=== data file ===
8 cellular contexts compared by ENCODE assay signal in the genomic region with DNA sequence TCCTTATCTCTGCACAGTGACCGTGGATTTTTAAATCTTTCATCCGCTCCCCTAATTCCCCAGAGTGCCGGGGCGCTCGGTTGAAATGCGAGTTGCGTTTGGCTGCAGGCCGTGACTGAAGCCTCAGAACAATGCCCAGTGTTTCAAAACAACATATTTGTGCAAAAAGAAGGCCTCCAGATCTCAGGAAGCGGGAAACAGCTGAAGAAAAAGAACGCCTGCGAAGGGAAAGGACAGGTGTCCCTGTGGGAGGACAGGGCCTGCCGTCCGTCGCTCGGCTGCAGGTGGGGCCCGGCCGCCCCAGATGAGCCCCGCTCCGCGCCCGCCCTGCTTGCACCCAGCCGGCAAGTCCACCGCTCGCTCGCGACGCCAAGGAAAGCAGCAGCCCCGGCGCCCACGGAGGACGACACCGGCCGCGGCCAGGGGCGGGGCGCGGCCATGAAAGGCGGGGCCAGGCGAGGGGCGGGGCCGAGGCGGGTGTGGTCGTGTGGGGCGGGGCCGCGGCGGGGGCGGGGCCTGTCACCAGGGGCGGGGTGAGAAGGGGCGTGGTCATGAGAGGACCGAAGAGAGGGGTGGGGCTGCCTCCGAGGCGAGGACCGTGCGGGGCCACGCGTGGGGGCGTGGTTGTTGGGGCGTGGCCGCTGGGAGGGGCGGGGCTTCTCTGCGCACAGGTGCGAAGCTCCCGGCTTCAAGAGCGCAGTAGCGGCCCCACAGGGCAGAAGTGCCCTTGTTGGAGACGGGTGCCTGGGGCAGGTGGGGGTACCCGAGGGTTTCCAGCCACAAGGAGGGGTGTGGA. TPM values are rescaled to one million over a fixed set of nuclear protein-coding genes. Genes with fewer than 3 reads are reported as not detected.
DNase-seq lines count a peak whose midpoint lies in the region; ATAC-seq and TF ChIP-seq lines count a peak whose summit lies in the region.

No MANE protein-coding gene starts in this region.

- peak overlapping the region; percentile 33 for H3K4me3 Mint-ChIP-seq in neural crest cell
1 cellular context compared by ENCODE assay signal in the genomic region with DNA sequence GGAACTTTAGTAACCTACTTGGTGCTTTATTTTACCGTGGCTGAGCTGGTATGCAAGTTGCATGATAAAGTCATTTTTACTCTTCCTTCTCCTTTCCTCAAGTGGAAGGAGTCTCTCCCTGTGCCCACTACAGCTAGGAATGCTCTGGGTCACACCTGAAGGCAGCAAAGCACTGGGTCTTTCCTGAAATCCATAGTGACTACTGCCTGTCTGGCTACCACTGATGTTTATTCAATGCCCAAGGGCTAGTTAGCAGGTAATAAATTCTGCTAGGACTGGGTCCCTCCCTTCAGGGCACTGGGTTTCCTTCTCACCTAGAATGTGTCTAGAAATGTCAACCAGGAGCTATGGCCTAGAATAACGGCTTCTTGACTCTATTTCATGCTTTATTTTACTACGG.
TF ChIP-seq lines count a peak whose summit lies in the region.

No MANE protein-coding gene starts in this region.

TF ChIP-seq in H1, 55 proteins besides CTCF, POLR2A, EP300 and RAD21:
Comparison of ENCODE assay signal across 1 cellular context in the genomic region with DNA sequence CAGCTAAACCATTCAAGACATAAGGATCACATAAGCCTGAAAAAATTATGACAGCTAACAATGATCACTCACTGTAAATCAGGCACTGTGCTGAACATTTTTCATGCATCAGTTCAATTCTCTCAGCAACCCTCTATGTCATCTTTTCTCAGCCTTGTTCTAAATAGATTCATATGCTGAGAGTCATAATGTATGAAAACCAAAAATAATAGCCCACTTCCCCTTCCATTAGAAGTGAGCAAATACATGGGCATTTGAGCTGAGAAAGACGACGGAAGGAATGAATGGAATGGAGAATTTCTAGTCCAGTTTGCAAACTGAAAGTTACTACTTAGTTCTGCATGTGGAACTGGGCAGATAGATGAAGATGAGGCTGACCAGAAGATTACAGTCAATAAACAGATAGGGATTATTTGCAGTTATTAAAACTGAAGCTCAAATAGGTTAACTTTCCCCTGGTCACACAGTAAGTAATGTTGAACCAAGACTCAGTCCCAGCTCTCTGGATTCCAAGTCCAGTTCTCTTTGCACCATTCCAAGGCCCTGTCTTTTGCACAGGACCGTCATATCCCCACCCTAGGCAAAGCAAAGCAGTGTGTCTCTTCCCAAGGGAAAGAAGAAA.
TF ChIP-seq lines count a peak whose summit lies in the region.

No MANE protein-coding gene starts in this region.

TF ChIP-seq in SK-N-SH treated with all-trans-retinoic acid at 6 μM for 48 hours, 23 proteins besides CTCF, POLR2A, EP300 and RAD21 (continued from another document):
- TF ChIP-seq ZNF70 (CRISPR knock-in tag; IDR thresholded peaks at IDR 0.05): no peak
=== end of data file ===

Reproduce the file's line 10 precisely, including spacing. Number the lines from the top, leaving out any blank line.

TF ChIP-seq lines count a peak whose summit lies in the region.